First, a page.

Tuesday, February 22, 2011

Pennsylvania Supreme Court Addresses Test for Liability at Construction Sites

In its January 19, 2011 decision in the case of Beil v. Telesis Construction, Inc., PICS Case No. 11-0143 (Pa. Jan. 19, 2011, Todd, J.; McCaffrey, J., dissenting), the Pennsylvania Supreme Court addressed the test to determine the respective liability of a general contractor and the owner of a property for injuries sustained by an employee of a subcontractor at a construction project.

In this case, the Defendant owner, Lafayette College, hired a general contractor, Telesis Construction, Inc. to renovate a building on the college’s campus.

The general contractor subcontracted the roofing work to Kunsman Roofing and Siding. The Plaintiff, David Beil, was employed by the roofing and siding company as a roofer.

The college also separately contracted with Masonry Preservation Services, Inc. to work on the outer walls of the building. Scaffolding was erected by the Masonry Preservation Services along the side of the building and was not equipped with fall protection devices.

This lawsuit arose out of an incident during which the Plaintiff fell from scaffolding while doing the roofing work on the construction project.

The Plaintiff filed suit against the college as the property owner, Telesis as the general contractor, and Masonry Preservation Services as the subcontractor scaffolding owner, claiming that all three Defendants were negligent.

At the trial level, the college-owner Defendant filed a Motion for Summary Judgment on the grounds that it was not liable for injuries to employees of an independent contractor or its subcontractors. The college also asserted that it did not retain the degree of control required for the limited exception to the rule for liability to apply. The trial court denied the college’s summary judgment motion and a jury later found in favor of the Plaintiff and against all three Defendants with a $6.8 million dollar verdict.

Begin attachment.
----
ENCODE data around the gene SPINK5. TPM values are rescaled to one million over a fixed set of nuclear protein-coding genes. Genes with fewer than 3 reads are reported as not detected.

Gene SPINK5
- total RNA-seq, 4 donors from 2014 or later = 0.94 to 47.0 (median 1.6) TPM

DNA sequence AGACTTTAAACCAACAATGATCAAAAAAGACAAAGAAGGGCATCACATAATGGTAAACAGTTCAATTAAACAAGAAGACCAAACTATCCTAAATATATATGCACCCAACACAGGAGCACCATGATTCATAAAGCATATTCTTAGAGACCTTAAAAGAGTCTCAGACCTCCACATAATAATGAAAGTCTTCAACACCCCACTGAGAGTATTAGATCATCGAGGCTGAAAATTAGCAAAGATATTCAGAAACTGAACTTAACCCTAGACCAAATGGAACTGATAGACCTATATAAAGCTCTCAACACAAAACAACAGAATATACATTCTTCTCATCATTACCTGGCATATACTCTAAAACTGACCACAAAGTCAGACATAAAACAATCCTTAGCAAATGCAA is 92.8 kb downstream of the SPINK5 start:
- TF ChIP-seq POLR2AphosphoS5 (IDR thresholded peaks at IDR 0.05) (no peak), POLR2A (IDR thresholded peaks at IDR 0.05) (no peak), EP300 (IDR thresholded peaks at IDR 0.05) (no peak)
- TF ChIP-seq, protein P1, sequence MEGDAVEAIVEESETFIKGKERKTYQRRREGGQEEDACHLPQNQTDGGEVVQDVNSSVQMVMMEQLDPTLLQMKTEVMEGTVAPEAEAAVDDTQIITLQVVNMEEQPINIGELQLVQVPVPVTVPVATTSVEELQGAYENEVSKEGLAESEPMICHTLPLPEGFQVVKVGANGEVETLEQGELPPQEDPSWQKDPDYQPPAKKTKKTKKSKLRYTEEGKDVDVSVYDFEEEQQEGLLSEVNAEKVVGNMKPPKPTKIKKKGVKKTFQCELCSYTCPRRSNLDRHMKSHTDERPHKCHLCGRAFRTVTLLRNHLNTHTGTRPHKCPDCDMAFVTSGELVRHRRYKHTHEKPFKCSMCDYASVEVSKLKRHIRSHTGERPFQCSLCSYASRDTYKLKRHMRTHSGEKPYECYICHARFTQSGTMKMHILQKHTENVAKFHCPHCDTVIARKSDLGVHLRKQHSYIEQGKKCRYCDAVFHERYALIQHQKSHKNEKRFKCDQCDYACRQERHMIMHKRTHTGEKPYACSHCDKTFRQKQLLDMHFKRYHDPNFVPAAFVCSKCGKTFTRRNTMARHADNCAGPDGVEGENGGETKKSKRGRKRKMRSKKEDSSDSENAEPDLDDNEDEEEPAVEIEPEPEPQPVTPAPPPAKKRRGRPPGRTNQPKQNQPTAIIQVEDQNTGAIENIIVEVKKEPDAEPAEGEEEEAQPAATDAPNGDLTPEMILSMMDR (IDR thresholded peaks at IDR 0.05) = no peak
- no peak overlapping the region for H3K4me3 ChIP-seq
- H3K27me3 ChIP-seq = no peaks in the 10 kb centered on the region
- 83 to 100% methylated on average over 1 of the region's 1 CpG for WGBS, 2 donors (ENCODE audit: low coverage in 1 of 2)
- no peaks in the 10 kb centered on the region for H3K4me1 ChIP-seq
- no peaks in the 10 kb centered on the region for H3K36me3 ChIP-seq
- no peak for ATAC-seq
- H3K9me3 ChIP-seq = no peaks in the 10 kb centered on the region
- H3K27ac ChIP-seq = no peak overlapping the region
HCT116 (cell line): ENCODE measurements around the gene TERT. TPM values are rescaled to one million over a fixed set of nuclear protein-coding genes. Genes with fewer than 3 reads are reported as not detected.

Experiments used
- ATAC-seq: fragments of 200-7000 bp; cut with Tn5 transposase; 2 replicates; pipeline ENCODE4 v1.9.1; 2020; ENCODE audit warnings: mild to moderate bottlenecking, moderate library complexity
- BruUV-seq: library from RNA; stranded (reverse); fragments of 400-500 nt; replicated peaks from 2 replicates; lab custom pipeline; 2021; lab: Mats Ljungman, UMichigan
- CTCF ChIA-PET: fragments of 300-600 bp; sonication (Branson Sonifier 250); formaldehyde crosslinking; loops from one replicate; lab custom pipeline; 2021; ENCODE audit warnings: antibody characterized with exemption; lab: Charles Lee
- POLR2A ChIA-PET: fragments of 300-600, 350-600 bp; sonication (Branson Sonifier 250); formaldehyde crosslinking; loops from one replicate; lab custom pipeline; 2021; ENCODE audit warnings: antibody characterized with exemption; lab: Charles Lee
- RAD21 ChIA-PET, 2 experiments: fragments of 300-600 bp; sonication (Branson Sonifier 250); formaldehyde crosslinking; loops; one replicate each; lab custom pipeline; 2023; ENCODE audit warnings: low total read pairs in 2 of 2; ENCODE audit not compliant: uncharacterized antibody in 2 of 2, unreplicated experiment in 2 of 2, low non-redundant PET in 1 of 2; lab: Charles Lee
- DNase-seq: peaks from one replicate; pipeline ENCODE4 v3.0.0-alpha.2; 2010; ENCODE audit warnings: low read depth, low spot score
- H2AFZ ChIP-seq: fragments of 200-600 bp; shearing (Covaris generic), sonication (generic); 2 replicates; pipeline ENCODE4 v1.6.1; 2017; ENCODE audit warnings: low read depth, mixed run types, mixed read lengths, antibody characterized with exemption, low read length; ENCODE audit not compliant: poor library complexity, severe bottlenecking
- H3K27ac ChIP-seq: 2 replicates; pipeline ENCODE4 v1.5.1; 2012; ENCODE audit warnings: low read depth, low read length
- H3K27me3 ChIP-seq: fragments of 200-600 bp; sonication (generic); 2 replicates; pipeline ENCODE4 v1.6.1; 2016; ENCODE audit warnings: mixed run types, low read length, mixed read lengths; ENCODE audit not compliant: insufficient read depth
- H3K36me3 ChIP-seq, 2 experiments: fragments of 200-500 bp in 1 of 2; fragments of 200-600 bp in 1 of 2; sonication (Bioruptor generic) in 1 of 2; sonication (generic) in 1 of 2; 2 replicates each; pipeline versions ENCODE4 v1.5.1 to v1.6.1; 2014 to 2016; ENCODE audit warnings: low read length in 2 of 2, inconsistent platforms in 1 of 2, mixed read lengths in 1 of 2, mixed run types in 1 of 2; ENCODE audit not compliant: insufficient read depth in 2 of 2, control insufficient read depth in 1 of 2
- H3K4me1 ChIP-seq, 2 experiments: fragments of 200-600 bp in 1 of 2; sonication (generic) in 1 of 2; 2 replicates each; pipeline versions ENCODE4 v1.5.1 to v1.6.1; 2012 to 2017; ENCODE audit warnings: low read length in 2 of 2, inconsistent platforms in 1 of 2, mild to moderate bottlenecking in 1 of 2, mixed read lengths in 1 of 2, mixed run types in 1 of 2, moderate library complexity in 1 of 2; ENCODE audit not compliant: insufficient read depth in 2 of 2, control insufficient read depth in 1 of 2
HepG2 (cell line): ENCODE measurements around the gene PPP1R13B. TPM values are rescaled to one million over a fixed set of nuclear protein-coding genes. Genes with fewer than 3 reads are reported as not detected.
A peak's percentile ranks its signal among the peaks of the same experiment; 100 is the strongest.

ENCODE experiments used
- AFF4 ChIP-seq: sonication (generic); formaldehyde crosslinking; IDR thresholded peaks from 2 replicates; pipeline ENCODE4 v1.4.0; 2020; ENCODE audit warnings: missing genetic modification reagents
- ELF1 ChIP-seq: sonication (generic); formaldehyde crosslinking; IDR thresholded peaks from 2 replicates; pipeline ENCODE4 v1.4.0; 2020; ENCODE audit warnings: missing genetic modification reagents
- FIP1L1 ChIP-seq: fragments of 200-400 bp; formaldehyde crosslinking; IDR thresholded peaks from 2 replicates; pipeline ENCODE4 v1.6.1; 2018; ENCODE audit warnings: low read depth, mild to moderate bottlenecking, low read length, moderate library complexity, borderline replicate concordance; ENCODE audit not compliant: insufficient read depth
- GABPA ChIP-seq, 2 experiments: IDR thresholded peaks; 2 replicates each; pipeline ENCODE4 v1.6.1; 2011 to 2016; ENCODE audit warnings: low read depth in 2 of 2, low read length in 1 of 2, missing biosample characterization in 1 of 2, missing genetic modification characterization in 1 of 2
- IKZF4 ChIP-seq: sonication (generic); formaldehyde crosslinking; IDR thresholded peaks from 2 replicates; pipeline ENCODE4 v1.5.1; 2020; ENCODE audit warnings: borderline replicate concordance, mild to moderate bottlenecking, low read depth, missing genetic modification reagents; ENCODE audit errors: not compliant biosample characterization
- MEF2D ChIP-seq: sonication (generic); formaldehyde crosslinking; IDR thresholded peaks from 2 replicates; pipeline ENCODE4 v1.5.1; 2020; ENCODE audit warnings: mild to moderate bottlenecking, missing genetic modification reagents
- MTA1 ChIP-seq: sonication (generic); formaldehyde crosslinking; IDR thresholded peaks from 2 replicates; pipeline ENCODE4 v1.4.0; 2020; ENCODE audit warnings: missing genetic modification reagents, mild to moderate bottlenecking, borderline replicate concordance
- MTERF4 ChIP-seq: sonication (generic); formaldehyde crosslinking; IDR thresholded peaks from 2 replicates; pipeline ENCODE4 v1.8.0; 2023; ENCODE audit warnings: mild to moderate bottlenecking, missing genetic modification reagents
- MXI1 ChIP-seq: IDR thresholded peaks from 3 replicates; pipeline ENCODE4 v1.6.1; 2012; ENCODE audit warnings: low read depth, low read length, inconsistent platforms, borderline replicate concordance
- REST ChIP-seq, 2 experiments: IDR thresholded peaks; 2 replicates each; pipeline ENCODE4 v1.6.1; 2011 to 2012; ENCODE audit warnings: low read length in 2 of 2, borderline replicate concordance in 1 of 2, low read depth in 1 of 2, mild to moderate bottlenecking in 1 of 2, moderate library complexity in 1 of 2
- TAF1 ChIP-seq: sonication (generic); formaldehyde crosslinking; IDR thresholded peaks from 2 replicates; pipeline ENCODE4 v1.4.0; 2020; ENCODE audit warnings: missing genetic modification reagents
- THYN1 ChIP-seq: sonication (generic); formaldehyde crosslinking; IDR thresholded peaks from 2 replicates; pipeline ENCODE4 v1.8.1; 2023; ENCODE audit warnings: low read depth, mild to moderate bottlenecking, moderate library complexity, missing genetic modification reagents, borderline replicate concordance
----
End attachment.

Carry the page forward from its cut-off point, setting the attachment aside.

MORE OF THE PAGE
The college filed post-trial motions seeking a judgment withstanding the verdict contending that it was not liable under either the exception for “retained control” or the exception for “peculiar risk.” The trial court denied the college’s motions.

In this decision on appeal, the Supreme Court held that the college was not liable as a matter of law under the “owner control” or “peculiar risk” exceptions to the general rule that there is no liability for injuries sustained by employees of an independent contractor or its subcontractor.

In its Opinion, the Pennsylvania Supreme Court provides a nice review of the noted exceptions to the general rule of non-liability of landowners in this regard and held that “a property owner retaining a certain degree of authority over safety issues, such as supervising and enforcing safety requirements, an even imposing its own safety requirements at a work site, does not constitute control for purposes of imposing liability.”

The Supreme Court emphasized that the college, as the owner of the property, did not exercise control over the way the workers performed their work. As such, the Supreme Court concluded that the control that was asserted by the college over the project was not sufficient to satisfy the exception to the general rule of non-liability. As stated, the Order requiring the entry of a judgment not withstanding the verdict in favor of the college was affirmed.

Anyone desiring a copy of this Opinion may contact the Instant Case Service at the Pennsylvania Law Weekly by calling 1-800-276-7427, giving the above PICS Case Number, and paying a small fee.

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